Fortunately for HP, its first multi-billion dollar gamble — the offer for PricewaterhouseCoopers(PwC) — never saw the light of day. It would have paid $18 billion for assets that could have easily walked away. On this go-round, HP’s $25 billion offer for Compaq would net some real products, many of them complementary to HP’s offerings.
At first glance, the deal offers some real plusses. Compaq’s strong storage business provides the branded solution and margins so badly needed by HP’s server lines. Meanwhile, HP’s industry-leading printing and imaging business gives Compaq’s PC line a key advantage over Dell. And of course, we’ve all heard over and over again about the “chance” coincidence that both companies have decided to bet their futures on Intel’s 64-bit Itanium.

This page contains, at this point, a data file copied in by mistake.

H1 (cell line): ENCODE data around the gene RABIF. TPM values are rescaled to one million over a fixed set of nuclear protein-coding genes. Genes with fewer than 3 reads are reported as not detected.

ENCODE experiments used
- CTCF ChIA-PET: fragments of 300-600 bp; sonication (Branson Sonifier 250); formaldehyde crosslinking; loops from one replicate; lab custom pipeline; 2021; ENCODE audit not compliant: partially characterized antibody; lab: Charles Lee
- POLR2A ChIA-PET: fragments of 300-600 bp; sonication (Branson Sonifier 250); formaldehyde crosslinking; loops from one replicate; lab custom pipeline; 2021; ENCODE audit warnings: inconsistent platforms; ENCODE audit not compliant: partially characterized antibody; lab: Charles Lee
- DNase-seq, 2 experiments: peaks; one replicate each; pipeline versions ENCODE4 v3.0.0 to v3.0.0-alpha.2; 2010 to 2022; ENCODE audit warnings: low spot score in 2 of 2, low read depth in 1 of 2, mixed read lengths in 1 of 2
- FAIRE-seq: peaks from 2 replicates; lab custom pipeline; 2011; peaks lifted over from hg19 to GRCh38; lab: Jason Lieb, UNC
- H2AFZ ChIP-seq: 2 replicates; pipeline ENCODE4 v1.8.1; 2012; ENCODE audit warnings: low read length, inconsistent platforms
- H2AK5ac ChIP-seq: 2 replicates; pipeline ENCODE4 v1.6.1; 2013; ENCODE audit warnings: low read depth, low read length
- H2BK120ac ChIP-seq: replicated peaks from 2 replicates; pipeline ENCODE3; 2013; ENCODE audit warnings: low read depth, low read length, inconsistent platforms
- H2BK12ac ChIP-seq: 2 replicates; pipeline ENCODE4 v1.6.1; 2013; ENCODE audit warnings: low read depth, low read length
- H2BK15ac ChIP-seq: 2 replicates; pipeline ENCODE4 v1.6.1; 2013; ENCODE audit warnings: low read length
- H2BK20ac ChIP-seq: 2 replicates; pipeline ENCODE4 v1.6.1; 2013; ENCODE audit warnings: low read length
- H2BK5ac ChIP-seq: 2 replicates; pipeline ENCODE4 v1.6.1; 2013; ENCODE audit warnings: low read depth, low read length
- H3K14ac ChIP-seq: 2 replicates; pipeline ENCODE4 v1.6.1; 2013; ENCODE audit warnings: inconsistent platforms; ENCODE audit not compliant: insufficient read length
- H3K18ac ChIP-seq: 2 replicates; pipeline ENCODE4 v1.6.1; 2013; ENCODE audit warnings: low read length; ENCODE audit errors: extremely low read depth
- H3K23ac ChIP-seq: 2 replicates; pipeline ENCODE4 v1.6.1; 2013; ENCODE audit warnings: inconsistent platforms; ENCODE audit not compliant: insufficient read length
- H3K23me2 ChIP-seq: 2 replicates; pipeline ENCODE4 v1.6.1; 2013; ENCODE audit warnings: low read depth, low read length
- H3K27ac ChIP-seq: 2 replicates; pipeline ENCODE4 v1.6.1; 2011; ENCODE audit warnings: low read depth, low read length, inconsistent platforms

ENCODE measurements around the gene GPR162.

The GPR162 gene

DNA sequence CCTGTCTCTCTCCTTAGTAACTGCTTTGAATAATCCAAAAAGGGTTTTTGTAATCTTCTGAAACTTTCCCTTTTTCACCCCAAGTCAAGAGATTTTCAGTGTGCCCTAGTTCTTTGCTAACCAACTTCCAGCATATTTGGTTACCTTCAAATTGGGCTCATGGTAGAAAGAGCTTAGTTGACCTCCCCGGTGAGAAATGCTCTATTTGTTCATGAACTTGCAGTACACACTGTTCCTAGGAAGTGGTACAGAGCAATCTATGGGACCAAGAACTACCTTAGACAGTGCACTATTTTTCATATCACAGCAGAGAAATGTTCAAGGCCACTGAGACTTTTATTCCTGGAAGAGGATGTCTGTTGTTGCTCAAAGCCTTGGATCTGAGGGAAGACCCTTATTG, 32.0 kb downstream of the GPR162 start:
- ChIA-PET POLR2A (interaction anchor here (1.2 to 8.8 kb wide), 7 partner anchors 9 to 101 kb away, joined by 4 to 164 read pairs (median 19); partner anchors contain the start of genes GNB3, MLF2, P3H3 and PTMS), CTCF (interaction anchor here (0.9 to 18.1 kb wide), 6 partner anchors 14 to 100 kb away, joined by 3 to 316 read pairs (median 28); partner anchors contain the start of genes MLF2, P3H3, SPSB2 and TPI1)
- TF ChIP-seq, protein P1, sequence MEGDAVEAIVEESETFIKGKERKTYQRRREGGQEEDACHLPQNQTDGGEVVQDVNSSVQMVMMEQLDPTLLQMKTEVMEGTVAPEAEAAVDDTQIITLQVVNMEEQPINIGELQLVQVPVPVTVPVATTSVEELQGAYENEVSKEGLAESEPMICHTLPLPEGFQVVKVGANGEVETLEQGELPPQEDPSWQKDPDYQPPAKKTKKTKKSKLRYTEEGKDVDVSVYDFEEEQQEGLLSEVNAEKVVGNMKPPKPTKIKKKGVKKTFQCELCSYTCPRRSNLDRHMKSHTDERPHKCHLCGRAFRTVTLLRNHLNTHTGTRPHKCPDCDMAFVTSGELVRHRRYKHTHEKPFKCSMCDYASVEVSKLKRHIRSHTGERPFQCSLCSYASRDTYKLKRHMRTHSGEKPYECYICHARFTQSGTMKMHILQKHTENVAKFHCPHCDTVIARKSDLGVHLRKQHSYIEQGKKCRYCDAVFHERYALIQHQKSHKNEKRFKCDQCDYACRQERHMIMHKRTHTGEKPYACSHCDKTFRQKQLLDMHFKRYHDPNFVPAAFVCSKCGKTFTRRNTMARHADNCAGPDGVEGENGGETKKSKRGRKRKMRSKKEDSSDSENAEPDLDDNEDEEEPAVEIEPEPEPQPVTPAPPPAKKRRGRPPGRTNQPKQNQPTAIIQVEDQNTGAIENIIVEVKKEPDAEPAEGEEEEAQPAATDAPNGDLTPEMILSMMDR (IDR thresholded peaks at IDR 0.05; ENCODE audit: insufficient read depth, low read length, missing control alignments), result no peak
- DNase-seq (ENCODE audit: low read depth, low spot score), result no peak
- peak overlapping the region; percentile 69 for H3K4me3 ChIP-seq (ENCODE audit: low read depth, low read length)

But the deal falls short in one key area: services. While both companies have sizable services divisions, much is in low-margin support, not the lucrative consulting and integration business. HP’s Fiorina pointed out that, yes, support operations do get you in front of the customer. But they don’t necessarily land the face-to-face meetings with top management-the folks who spend the real bucks.
Assuming all the antitrust hurdles are met, the next step-integrating the organizations-remains an obviously messy agenda item. Compaq’s troubles in large part suffered from a lack of focus following its Tandem and Digital acquisitions. Meanwhile HP has yet to show any momentum from all the cultural changes that have been mandated from the top over the past year. So why not add yet another round of reorg to blunt the pain of all the previous exercises?
The deal looks to us like a circling of the wagons: a merging of also-rans in the server, desktop, and services businesses. The result might be a company almost as big as IBM, but in our eyes, hardly as profitable.